Walter E. Williams – March 15, 2018
President Donald Trump said, “We are going to take a strong look at our country’s libel laws so that when somebody says something that is false and defamatory about someone, that person will have meaningful recourse in our courts.” The president was responding to statements made in Michael Wolff’s new book, “Fire and Fury: Inside the Trump White House.”
Our nation does not need stronger laws against libel. To the contrary, libel and slander laws should be repealed. Let’s say exactly what libel and slander are. The legal profession defines libel as a published false statement that is damaging to a person’s reputation. Slander is making a false spoken statement that is damaging to a person’s reputation.
There’s a question about reputation that never crosses even the sharpest legal minds. Does one’s reputation belong to him? In other words, if one’s reputation is what others think about him, whose property are other people’s thoughts? The thoughts I have in my mind about others, and hence their reputations, belong to me.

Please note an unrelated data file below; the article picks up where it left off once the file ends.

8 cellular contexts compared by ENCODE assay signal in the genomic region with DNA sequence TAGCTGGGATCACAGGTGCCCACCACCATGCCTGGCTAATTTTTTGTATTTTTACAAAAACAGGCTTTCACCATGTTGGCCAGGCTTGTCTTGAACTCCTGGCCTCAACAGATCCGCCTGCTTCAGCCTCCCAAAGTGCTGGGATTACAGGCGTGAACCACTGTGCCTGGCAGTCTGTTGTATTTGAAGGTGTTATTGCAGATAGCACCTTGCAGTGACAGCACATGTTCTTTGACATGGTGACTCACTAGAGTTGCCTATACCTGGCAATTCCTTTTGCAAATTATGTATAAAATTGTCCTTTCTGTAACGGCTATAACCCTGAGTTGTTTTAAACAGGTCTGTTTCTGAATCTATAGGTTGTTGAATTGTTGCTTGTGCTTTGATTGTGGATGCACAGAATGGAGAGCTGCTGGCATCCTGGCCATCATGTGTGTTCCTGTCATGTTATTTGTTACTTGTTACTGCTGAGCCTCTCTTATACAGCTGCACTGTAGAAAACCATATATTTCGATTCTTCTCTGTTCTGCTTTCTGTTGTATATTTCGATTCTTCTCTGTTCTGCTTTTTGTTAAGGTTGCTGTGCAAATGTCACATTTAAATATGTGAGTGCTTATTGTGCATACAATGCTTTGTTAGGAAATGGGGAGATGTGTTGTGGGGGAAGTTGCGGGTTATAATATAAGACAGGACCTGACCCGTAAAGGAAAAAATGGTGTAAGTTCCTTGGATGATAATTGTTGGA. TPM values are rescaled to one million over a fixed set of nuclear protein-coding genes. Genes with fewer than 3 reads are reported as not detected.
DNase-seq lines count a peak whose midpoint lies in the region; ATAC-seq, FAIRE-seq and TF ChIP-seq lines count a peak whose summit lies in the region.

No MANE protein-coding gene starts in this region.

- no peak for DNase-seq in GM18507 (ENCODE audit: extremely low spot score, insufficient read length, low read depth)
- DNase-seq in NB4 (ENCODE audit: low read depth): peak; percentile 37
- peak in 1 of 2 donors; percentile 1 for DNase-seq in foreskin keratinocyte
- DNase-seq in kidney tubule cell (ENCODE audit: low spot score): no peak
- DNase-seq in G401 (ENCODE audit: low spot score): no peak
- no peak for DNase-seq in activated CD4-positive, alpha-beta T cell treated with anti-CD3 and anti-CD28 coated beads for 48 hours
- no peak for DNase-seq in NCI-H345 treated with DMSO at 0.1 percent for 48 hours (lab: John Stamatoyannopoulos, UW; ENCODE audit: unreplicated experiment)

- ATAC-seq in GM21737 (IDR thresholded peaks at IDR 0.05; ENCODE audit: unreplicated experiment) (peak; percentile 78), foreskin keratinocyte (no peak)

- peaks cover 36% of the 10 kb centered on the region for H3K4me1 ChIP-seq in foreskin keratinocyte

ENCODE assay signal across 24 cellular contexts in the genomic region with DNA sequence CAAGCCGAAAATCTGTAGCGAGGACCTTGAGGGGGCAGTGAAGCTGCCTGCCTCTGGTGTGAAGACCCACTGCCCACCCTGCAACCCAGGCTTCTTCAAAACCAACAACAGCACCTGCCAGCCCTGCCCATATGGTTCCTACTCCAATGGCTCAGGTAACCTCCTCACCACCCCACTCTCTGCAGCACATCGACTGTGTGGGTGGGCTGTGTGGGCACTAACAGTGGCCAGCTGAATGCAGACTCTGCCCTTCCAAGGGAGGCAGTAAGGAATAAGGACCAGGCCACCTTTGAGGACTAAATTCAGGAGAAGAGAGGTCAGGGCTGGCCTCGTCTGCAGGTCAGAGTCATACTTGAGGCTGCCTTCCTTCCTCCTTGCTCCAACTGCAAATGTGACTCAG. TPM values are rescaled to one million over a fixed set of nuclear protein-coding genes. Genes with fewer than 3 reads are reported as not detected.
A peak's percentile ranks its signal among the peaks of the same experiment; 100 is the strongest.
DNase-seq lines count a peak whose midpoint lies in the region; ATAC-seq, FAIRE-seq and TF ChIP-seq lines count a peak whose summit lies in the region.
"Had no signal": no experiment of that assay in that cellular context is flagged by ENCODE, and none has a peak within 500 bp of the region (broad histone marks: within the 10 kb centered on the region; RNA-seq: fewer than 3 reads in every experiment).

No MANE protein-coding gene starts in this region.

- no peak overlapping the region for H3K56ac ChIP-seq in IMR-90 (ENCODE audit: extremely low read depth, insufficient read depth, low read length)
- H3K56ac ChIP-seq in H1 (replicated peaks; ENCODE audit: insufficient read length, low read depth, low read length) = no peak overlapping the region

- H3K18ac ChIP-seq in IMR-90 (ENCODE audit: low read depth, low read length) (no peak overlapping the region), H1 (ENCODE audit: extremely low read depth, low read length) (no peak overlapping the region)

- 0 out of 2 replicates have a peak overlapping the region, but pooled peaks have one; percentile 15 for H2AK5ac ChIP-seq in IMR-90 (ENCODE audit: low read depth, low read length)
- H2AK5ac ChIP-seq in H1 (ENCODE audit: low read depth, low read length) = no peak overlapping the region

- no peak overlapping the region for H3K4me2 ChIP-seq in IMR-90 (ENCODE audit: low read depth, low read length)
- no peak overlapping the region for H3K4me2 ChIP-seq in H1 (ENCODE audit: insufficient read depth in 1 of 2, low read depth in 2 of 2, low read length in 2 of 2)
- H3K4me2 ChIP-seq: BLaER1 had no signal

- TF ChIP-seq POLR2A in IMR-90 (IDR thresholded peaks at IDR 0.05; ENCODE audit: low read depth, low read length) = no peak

One major benefit from decriminalizing libel and slander would be that it would reduce the value of gossip. It would reduce the value of false statements made by others. Here’s a Gallup Poll survey question: “In general, how much trust and confidence do you have in the mass media — such as newspapers, TV and radio — when it comes to reporting the news fully, accurately and fairly — a great deal, a fair amount, not very much or none at all?” In 1976, 72 percent of Americans trusted the media, and today the percentage has fallen to 32. The mainstream media are so biased and dishonest that more and more Americans are using alternative news sources, which have become increasingly available electronically.